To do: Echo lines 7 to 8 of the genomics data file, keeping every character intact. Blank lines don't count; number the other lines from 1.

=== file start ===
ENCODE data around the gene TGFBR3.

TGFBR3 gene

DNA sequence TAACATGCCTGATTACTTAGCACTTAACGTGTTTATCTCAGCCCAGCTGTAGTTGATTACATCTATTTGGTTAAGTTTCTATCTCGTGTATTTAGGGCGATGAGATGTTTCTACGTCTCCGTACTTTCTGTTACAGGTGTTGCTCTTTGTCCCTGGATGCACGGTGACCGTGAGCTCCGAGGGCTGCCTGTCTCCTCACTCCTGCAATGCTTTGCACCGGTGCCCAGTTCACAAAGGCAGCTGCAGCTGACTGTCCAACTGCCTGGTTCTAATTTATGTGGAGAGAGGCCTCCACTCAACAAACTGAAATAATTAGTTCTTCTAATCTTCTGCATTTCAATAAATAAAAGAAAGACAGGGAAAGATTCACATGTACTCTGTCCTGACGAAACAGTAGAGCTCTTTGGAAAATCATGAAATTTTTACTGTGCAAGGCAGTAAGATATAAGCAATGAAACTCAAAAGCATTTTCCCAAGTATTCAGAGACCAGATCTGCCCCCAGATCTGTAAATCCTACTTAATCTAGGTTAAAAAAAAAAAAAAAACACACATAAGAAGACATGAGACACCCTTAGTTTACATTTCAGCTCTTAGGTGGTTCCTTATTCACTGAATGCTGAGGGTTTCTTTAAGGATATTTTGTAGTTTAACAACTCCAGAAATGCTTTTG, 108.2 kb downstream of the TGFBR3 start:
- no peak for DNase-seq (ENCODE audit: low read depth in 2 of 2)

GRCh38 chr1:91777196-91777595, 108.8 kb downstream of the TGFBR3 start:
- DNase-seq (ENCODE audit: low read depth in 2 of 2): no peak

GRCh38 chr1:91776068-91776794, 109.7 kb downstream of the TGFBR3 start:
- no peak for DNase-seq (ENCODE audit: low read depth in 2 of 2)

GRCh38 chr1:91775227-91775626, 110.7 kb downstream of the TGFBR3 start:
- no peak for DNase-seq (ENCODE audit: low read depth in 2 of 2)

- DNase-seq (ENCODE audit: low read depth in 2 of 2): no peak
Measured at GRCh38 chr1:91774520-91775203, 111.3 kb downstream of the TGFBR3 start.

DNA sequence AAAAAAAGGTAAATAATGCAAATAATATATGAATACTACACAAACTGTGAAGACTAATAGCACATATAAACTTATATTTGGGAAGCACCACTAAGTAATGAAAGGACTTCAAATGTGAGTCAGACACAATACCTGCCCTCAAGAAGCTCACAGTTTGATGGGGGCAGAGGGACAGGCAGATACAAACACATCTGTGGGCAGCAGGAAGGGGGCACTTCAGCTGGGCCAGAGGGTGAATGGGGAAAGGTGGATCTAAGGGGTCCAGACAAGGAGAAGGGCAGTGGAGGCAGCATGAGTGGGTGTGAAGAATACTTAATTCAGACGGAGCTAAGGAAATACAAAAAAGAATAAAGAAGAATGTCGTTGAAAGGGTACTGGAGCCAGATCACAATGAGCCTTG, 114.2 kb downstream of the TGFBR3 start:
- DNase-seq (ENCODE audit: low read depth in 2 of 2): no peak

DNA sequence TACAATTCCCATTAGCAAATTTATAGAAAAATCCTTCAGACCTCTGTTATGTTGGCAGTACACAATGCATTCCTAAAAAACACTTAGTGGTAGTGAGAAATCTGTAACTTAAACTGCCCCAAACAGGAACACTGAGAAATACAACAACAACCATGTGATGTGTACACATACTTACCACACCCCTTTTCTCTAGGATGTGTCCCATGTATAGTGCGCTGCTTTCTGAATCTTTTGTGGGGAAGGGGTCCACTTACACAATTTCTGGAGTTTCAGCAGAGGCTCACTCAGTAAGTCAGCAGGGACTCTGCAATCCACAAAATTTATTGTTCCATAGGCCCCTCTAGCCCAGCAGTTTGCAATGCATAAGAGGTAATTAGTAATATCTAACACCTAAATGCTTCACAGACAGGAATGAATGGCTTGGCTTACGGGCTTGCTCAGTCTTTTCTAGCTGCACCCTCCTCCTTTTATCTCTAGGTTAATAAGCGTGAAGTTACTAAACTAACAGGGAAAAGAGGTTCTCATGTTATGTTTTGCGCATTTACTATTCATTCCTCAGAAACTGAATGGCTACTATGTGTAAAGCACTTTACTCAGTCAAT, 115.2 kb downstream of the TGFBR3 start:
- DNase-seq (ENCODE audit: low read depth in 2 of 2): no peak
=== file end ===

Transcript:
GRCh38 chr1:91776068-91776794, 109.7 kb downstream of the TGFBR3 start:
- no peak for DNase-seq (ENCODE audit: low read depth in 2 of 2)